Phio Pharmaceuticals Corp. is a biotechnology company developing the next generation of immuno-oncology therapeutics based on our self-delivering RNAi (“sd-rxRNA®”) therapeutic platform. The Company’s efforts are focused on developing sd-rxRNA therapeutic compounds to be used in the context of adoptive cell transfer by targeting checkpoints or other gene targets, or to be used in immunotherapy following intra-tumoral injections. We aim to maximize the power of our sd-rxRNA therapeutic compounds by weaponizing therapeutic immune effector cells to attack cancer, and to make tumors more susceptible to such attacks, and ultimately provide patients battling cancers with a powerful new treatment option that goes beyond current treatment modalities.

 

Prior to the Company’s acquisition of MirImmune, Inc. (“MirImmune”), our principal activities consisted of the preclinical and clinical development of the Company’s sd-rxRNA compounds and topical immunotherapy agent in the areas of dermatology and ophthalmology. In January 2018, after a thorough review of its business operations, development programs and financial resources, the Company made a strategic decision to focus its efforts solely on immuno-oncology to accelerate growth and support a potential return on investment for its stockholders. In connection with this decision, the Company completed all open clinical trials in dermatology and ophthalmology with RXI-109, our first sd-rxRNA clinical candidate, and Samcyprone®, and reported out on the results of those clinical studies in 2018. The Company intends to seek a partner and/or out-licensee for its dermatology program and its ophthalmology program to continue with their development. The Company’s current business strategy solely focuses on the development of immuno-oncology therapeutics utilizing our proprietary sd-rxRNA technology.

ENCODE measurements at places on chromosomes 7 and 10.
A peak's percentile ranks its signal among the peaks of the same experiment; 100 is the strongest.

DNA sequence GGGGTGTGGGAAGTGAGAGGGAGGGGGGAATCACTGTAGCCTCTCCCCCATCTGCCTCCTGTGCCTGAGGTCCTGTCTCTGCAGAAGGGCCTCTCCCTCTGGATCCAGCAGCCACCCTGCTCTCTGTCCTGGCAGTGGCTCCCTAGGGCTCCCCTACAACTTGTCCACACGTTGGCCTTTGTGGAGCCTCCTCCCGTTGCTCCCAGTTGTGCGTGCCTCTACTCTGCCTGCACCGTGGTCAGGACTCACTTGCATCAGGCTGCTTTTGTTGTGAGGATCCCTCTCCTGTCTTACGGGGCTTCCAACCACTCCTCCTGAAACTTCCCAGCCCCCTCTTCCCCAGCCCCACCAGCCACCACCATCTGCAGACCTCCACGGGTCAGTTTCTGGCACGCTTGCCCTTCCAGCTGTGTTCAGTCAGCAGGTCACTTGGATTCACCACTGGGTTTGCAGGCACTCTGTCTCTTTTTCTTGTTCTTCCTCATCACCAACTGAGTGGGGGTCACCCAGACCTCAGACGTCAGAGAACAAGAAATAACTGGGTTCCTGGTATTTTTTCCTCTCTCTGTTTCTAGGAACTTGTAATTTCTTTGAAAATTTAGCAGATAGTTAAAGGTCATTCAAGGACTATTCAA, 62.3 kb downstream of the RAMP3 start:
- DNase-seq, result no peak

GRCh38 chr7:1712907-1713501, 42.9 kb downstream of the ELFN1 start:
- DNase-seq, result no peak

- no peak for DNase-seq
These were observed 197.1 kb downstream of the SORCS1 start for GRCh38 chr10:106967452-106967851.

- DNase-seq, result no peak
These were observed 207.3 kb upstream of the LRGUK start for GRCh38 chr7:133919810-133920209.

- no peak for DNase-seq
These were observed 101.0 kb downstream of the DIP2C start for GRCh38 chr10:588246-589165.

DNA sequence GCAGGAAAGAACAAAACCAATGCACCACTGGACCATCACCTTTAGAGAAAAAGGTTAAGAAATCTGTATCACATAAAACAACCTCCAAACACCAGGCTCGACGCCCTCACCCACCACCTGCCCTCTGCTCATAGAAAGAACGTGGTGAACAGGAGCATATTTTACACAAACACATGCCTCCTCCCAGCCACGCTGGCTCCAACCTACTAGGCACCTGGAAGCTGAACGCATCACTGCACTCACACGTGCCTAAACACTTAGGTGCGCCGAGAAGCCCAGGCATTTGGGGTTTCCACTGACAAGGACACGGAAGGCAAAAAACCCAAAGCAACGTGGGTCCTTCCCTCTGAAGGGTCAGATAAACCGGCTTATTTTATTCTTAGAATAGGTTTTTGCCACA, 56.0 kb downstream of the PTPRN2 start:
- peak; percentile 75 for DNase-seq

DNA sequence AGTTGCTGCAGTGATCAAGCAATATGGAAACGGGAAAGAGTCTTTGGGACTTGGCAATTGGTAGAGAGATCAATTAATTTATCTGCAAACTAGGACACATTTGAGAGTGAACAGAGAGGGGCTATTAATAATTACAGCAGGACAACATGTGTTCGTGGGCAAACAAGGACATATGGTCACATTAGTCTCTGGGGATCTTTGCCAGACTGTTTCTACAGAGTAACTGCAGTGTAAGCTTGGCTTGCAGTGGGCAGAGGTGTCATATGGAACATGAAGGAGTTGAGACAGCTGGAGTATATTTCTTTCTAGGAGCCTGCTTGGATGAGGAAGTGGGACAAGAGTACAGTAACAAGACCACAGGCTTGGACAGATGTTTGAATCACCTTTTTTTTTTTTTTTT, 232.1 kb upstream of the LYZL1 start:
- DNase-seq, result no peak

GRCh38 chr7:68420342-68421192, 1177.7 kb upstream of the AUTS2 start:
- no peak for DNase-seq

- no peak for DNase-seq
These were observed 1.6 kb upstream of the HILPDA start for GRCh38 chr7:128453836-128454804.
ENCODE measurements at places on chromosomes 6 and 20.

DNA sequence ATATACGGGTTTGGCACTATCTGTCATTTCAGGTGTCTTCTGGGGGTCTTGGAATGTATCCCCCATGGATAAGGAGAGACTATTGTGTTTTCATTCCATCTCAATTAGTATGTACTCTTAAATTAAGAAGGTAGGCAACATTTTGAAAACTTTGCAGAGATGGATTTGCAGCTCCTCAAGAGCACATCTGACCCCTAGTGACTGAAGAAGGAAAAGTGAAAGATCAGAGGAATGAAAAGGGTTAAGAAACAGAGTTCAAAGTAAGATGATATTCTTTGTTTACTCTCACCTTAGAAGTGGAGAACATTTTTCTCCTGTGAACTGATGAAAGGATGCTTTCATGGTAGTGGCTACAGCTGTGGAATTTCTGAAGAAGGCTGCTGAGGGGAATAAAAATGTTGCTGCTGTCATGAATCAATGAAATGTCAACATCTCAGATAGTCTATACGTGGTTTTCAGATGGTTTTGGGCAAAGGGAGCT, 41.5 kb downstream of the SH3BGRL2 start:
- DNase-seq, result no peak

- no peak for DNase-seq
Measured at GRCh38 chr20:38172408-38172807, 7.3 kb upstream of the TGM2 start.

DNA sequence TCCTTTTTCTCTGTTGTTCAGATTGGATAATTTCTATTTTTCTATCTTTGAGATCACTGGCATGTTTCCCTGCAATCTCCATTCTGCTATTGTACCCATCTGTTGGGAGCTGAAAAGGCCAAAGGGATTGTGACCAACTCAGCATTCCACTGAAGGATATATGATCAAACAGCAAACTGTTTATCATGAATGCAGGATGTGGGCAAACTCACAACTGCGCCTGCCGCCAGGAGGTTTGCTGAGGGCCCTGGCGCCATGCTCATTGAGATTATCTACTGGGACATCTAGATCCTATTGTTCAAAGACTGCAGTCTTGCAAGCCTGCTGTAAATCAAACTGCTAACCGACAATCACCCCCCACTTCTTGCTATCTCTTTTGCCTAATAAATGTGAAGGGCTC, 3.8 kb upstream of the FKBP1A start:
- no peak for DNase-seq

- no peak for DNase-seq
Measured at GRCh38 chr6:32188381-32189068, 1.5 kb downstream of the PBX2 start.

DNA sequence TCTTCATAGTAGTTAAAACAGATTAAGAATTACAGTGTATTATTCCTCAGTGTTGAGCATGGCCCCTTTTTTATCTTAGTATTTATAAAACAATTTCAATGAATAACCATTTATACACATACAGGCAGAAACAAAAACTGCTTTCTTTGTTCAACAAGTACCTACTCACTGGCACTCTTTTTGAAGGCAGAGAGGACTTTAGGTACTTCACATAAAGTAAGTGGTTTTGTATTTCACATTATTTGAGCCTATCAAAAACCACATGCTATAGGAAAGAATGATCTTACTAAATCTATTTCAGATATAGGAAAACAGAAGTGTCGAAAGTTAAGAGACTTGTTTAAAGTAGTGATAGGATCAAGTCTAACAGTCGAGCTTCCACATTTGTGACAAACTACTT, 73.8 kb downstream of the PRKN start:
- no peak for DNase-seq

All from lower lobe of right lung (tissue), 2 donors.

On November 19, 2018, the Company changed its name from RXi Pharmaceuticals Corporation to Phio Pharmaceuticals Corp., which reflects the Company’s transition from a platform company to one that is fully committed to develop groundbreaking immuno-oncology therapeutics.

 

 

 

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Our development efforts are based on our broadly patented sd-rxRNA technology platform. Our sd-rxRNA compounds do not require a delivery vehicle to penetrate into tissues and cells and are designed to “silence,” or down-regulate, the expression of a specific gene that may be over-expressed in a disease condition. We believe that our sd-rxRNA platform uniquely positions the Company in the field of immuno-oncology because of this and for the following reasons:

 

·Our sd-rxRNA compounds do not require facilitated delivery (mechanical or formulation);

 

·Can target multiple genes (i.e. multiple immunosuppression pathways) in a single therapeutic entity;

 

·Demonstrate efficient uptake of sd-rxRNA to immune cells;

 

·Silencing by sd-rxRNA has been shown to have a sustained, or long-term, effect in vivo;

 

·Favorable clinical safety profile of sd-rxRNA with local administration; and

 

·Can be readily manufactured under current good manufacturing practices.